Today is Nuclear Victims Remembrance Day as commemorated in the Republic of the Marshall Islands, where several of the largest nuclear bombs ever detonated by the United States were tested in the 1950s and 1960s. Last year, I wrote about the impact the dual legacies of nuclear testing and climate change are having on the Marshall Islands and the Marshallese diaspora in Springdale, Arkansas, home to 12,000 Marshallese people.
With nuclear weapons in the headlines again, it's worth taking a moment to reflect on the human impact—physical, cultural, communal—that the development of these horrible weapons of war has had, on what has been lost as the actions of powerful people and powerful states have created a precarious world.
"I can't imagine losing your home and trying to find a place to replace it — but in truth, you cannot, because you lost it," said Joyce, one of the students featured in the video. Her art includes a portrait of her grandmother, one of those displaced to make room for the U.S. to conduct its nuclear tests.
When U.S. military personnel arrived on Bikini Atoll in 1946, they told the more than 160 Bikinians they were removing from the island that their relocation and the use of their home for testing bombs was "for the good of all mankind." When radioactive fallout from the Bravo test drifted hundreds of miles to the inhabited atolls of Rongelap and Rongelik, the U.S. did not evacuate the islands or tell the Marshallese inhabitants what the material falling from the sky was until two days later — after children had played in it and eaten it, thinking it was snow. The radioactive fallout poisoned them as well as adults. Women who had been exposed to the fallout gave birth to children without bones and with transparent skin, known as "jellyfish babies."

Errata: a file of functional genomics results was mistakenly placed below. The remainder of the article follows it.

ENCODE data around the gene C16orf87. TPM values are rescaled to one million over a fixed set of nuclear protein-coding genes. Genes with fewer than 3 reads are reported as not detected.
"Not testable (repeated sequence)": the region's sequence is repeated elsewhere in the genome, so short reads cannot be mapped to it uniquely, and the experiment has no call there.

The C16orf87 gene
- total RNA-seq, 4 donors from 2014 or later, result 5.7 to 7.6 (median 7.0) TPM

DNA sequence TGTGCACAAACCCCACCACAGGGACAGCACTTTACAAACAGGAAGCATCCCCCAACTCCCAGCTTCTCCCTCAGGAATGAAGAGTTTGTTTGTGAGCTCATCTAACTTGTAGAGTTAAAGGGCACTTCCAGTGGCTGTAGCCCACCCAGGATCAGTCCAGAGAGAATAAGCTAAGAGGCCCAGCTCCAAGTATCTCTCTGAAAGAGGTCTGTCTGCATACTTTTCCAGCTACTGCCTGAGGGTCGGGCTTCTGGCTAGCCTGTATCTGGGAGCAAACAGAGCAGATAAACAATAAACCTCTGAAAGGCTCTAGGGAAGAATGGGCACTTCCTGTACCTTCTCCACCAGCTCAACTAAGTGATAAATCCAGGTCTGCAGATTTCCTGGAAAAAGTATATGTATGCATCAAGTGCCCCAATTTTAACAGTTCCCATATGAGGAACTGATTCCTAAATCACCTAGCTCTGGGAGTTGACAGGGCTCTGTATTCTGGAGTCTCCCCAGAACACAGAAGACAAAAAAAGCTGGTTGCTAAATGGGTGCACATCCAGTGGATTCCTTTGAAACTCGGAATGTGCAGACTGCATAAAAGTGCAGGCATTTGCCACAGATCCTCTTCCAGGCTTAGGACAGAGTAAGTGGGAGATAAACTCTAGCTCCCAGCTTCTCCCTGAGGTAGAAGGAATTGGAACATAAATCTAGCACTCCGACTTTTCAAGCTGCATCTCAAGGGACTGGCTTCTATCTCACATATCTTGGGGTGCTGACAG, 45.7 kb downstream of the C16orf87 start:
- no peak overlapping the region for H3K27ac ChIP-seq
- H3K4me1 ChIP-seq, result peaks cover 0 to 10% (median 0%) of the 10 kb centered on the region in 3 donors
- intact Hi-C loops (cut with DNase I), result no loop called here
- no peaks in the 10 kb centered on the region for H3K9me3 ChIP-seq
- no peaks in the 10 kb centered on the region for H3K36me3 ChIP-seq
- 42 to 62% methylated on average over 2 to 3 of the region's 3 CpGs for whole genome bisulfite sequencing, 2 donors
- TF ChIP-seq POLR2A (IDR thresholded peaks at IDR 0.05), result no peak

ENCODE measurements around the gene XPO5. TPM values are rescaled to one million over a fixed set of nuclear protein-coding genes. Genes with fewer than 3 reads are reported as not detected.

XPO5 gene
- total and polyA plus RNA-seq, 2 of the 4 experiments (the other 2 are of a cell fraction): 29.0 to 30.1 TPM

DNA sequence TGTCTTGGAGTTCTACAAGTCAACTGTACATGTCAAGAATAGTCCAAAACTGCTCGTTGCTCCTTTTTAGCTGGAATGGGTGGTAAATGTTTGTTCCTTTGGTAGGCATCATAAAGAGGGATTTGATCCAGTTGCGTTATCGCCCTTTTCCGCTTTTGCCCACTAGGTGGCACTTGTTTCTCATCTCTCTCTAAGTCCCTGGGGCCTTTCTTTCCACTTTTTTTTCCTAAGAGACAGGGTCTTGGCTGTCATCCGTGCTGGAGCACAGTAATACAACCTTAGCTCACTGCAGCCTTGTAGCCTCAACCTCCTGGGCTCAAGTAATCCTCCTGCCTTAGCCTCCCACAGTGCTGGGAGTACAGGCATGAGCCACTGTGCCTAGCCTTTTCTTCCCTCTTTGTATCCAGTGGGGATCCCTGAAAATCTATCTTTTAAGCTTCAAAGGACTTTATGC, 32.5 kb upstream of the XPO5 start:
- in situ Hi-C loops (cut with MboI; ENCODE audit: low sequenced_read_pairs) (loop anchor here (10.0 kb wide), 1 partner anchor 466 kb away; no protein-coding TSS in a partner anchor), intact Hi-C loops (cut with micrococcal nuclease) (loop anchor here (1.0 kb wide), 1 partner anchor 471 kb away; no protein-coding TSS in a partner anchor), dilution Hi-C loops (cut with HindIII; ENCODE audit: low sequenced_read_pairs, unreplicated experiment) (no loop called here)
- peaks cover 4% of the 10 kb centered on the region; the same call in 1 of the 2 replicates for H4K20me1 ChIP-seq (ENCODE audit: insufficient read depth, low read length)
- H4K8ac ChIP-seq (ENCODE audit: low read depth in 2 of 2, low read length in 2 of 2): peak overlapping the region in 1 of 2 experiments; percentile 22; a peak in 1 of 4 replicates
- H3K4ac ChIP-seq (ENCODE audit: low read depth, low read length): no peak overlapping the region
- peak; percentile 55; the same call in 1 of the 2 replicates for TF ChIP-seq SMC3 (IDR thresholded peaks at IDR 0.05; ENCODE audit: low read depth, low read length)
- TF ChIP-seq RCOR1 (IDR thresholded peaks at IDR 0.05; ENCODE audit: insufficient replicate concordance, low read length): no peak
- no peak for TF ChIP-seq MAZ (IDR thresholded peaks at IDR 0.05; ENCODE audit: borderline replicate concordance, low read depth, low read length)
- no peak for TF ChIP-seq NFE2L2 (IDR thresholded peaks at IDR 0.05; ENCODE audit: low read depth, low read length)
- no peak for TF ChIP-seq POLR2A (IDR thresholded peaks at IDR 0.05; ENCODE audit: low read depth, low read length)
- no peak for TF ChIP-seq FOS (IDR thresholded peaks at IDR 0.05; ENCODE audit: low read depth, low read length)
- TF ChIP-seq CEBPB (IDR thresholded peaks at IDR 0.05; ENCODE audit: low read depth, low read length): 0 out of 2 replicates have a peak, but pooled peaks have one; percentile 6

The U.S. also did not tell those who were exposed that they were part of Project 4.1, a federal government study looking at radiation exposure's effects on humans. The study was done without the Marshallese participants' informed consent.
A couple months ago, I had the chance to participate in an editing workshop with the editors of the Washington Post's Made by History column, which publishes pieces from historians and other academics that give a wider lens on the news of the day. As part of the workshop, we all pitched and edited columns based on our academic research. My column, about the work Black journalists did to expose and hold to account the systemic racism and economic justice that led to the Elaine Massacre, was published in the Post a couple weeks ago.
The work of Black journalists is a model for how newspapers today can better cover sensational, headline-grabbing incidents of racist violence and racial injustice: putting them in social, political and historical context, giving them sustained attention and questioning the official narrative of events.